Danmachi Season 2 was just announced, and I am super excited~! Not only because it’s been 4 years since Season 1, but because I’ll also get to see some of my favorite characters back in action. And, unsurprisingly or not, most of my favorites from the show are women. (I love Bell-kun too, though.)
With a title like Is It Wrong To Pick Up Girls In A Dungeon? (Danmachi for short), you would think this series would be chauvinistic. But despite having fan service, it’s far from it. In a dangerous, monster-ridden world where you’d normally expect muscular, bulky male adventurers to reign, there are many strong female characters that are on par with men. Not only that, the women characters in the show are very diverse.
And that’s why I decided to write about Sword Oratoria, a spin-off of the original Danmachi series, for this month’s OWLS blog. If you aren’t aware, OWLS is a group of otaku bloggers whose goal is to use anime to spread acceptance to everyone, regardless of their ethnicity, religion, sexual orientation, etc.
Every month, the members of OWLS are given a new prompt to follow. Here’s the prompt for March 2019:
In honor of Women’s History Month, the OWLS bloggers will explore the concepts of femininity and feminism. We each have our own definition of these two terms and we will explore our definitions using “feminine” characters from various pop culture fandoms. We will discuss how these characters are “feminine” or show signs of a feminist agenda. We will also share our personal stories about the amazing women that supported us in our lives as well as sharing experiences involving women’s rights, oppression within the patriarchy, and/or issues of growing up as a woman or having a feminine persona.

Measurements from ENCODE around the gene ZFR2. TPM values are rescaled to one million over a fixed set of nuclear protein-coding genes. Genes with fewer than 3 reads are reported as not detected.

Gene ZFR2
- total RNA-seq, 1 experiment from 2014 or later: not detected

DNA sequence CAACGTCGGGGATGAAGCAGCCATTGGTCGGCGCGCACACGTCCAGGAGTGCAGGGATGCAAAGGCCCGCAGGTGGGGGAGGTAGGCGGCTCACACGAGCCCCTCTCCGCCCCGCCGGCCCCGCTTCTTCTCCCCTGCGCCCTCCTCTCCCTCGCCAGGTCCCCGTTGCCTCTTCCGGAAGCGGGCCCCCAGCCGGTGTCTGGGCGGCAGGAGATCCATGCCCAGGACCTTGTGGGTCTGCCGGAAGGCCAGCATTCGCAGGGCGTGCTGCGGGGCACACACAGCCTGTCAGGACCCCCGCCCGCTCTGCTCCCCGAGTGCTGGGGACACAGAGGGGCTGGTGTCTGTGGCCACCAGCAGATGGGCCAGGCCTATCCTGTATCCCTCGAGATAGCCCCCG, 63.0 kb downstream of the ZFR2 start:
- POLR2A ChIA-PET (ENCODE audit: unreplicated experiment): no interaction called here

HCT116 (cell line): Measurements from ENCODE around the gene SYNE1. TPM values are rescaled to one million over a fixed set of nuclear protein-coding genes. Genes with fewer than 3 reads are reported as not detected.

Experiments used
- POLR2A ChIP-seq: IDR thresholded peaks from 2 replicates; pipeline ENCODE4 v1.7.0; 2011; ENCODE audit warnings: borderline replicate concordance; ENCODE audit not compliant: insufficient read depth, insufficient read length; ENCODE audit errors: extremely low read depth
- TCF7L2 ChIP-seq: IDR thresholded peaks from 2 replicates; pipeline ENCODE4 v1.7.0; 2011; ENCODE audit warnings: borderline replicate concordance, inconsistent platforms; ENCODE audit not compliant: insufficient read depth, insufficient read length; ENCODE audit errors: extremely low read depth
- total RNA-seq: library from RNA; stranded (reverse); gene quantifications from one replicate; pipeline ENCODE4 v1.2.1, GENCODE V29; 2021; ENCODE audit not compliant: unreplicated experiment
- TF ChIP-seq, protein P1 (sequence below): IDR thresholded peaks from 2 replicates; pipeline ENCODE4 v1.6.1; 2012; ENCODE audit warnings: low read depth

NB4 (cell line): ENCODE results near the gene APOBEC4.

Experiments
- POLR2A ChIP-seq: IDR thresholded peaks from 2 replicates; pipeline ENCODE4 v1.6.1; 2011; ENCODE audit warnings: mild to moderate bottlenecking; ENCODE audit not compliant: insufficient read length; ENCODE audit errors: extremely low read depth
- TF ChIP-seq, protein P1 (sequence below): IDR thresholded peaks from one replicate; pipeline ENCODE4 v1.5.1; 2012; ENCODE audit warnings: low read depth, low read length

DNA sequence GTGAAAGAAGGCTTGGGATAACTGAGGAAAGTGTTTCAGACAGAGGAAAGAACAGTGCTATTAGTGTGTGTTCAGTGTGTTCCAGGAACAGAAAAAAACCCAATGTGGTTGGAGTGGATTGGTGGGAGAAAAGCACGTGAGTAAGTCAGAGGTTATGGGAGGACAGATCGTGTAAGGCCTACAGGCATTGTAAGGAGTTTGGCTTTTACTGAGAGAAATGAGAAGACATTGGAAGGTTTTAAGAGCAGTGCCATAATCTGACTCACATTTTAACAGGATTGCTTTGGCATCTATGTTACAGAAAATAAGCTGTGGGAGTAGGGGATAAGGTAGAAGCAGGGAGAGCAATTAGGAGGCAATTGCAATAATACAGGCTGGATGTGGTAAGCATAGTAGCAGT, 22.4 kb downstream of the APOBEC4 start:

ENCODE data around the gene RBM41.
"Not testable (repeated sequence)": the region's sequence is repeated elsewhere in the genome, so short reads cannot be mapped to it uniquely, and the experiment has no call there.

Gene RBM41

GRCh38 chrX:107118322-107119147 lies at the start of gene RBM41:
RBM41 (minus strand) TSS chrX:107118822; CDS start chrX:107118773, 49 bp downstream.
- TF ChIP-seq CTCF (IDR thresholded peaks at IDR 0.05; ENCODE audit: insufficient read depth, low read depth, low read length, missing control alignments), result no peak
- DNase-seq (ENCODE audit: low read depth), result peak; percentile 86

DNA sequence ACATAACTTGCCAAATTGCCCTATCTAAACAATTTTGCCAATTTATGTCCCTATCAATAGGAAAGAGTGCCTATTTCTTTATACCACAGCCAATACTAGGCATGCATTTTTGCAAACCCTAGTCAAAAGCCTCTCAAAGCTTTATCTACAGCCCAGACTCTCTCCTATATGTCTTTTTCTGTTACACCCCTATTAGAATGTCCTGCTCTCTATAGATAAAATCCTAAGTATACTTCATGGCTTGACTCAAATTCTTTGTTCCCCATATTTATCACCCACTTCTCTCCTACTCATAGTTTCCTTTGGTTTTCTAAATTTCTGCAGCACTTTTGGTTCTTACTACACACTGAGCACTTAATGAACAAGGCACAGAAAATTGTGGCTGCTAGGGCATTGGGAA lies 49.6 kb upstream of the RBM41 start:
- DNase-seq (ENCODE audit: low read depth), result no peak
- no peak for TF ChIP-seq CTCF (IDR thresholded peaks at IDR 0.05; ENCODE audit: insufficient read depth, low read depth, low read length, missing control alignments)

Before you start reading this piece, please check out the previous post in this blog tour by YumDeku, who wrote about March Comes in Like A Lion.
As I explained, the Is It Wrong… universe has a lot of strong women. If you aren’t familiar with Sword Oratoria, it follows the same overall story as Danmachi, but instead focuses on the Loki familia. Specifically, the plot centers around on a group of female characters – Aiz, Lefiya, and so on- and lets the audience learn more about them.
The girls of this group are unique in terms of… well, everything. With their various strengths, and weaknesses, the women of Sword Oratoria portray different types of women in a way that’s both refreshing and important. No two women – or human beings – are the same, and this should apply to anime characters’ looks, personalities, and mannerisms too.
I’m going to highlight the great female characters in the series and show just how diverse they are.
Aiz Wallenstein – Strong and Steady
It’s a stereotype probably many of us are familiar with: men are better at fighting than women. Knights and sword fighting are usually associated more with men as well. But Aiz Wallenstein proves otherwise.
She is a female adventurer in Damachi – one that has a reputation. She’s known as the “Sword Princess” because her skills with a blade. She’s also incredibly good at hand-to-hand combat. In fact, Aiz is so strong, she is one of the highest ranks for adventurers, which not many people – male or female – can say.